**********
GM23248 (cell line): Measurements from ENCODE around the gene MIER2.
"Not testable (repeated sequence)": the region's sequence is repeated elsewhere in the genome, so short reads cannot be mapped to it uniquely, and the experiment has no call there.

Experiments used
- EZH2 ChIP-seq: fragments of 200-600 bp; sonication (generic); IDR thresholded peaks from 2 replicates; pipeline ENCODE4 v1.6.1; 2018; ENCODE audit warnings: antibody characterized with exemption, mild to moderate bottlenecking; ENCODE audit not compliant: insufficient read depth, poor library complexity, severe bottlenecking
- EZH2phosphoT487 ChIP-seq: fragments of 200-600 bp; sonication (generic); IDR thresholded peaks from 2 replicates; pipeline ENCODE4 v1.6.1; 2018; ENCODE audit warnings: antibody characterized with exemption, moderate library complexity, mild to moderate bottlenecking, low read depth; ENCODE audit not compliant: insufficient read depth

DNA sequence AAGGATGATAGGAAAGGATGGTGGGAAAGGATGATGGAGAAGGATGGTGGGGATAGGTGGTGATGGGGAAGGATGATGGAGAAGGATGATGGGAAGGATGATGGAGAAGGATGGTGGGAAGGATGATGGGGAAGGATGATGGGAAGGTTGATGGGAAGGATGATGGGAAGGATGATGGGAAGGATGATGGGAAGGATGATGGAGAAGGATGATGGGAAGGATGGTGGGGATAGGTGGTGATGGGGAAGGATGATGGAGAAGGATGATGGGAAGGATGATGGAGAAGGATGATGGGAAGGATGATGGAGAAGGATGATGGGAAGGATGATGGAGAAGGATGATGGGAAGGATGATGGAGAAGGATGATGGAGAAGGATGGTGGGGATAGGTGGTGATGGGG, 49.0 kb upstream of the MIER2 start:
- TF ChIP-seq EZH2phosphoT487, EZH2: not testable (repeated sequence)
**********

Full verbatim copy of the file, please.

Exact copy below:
GM23248 (cell line): Measurements from ENCODE around the gene MIER2.
"Not testable (repeated sequence)": the region's sequence is repeated elsewhere in the genome, so short reads cannot be mapped to it uniquely, and the experiment has no call there.

Experiments used
- EZH2 ChIP-seq: fragments of 200-600 bp; sonication (generic); IDR thresholded peaks from 2 replicates; pipeline ENCODE4 v1.6.1; 2018; ENCODE audit warnings: antibody characterized with exemption, mild to moderate bottlenecking; ENCODE audit not compliant: insufficient read depth, poor library complexity, severe bottlenecking
- EZH2phosphoT487 ChIP-seq: fragments of 200-600 bp; sonication (generic); IDR thresholded peaks from 2 replicates; pipeline ENCODE4 v1.6.1; 2018; ENCODE audit warnings: antibody characterized with exemption, moderate library complexity, mild to moderate bottlenecking, low read depth; ENCODE audit not compliant: insufficient read depth

DNA sequence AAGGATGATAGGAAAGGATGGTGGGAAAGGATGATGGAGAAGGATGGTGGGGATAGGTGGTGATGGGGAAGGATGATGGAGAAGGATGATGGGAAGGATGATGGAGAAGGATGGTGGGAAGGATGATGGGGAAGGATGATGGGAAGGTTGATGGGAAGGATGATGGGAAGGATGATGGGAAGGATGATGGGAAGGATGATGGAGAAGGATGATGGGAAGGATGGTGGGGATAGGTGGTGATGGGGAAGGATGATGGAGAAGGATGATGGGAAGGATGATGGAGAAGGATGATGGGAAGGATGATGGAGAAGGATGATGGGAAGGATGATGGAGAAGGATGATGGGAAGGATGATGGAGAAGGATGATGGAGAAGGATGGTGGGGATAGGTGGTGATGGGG, 49.0 kb upstream of the MIER2 start:
- TF ChIP-seq EZH2phosphoT487, EZH2: not testable (repeated sequence)